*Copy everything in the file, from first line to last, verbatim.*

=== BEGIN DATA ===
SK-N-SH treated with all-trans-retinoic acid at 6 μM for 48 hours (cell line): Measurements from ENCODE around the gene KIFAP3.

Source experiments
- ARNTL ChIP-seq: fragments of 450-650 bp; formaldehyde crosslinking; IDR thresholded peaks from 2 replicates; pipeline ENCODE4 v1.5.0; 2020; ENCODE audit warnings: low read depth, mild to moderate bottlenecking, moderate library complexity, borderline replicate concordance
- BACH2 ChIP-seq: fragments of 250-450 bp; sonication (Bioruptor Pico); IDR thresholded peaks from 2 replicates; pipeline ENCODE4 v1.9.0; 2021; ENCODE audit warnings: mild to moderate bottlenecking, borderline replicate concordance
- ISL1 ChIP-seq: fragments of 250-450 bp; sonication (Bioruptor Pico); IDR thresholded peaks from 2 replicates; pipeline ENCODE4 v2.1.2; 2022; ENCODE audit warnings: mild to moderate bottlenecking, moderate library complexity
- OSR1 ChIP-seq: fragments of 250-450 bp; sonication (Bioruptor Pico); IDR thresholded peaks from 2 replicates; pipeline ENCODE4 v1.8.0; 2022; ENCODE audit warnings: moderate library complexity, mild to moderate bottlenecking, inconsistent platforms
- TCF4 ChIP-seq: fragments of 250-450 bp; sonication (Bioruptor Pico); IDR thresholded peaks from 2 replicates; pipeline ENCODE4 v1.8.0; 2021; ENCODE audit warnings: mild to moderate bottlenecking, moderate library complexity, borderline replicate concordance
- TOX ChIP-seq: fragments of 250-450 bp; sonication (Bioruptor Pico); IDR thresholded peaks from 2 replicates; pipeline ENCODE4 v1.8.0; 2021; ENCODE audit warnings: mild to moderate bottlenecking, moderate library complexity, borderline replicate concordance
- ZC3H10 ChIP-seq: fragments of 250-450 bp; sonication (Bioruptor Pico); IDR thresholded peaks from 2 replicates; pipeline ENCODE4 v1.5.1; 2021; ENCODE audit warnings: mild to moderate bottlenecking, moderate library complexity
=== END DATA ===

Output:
SK-N-SH treated with all-trans-retinoic acid at 6 μM for 48 hours (cell line): Measurements from ENCODE around the gene KIFAP3.

Source experiments
- ARNTL ChIP-seq: fragments of 450-650 bp; formaldehyde crosslinking; IDR thresholded peaks from 2 replicates; pipeline ENCODE4 v1.5.0; 2020; ENCODE audit warnings: low read depth, mild to moderate bottlenecking, moderate library complexity, borderline replicate concordance
- BACH2 ChIP-seq: fragments of 250-450 bp; sonication (Bioruptor Pico); IDR thresholded peaks from 2 replicates; pipeline ENCODE4 v1.9.0; 2021; ENCODE audit warnings: mild to moderate bottlenecking, borderline replicate concordance
- ISL1 ChIP-seq: fragments of 250-450 bp; sonication (Bioruptor Pico); IDR thresholded peaks from 2 replicates; pipeline ENCODE4 v2.1.2; 2022; ENCODE audit warnings: mild to moderate bottlenecking, moderate library complexity
- OSR1 ChIP-seq: fragments of 250-450 bp; sonication (Bioruptor Pico); IDR thresholded peaks from 2 replicates; pipeline ENCODE4 v1.8.0; 2022; ENCODE audit warnings: moderate library complexity, mild to moderate bottlenecking, inconsistent platforms
- TCF4 ChIP-seq: fragments of 250-450 bp; sonication (Bioruptor Pico); IDR thresholded peaks from 2 replicates; pipeline ENCODE4 v1.8.0; 2021; ENCODE audit warnings: mild to moderate bottlenecking, moderate library complexity, borderline replicate concordance
- TOX ChIP-seq: fragments of 250-450 bp; sonication (Bioruptor Pico); IDR thresholded peaks from 2 replicates; pipeline ENCODE4 v1.8.0; 2021; ENCODE audit warnings: mild to moderate bottlenecking, moderate library complexity, borderline replicate concordance
- ZC3H10 ChIP-seq: fragments of 250-450 bp; sonication (Bioruptor Pico); IDR thresholded peaks from 2 replicates; pipeline ENCODE4 v1.5.1; 2021; ENCODE audit warnings: mild to moderate bottlenecking, moderate library complexity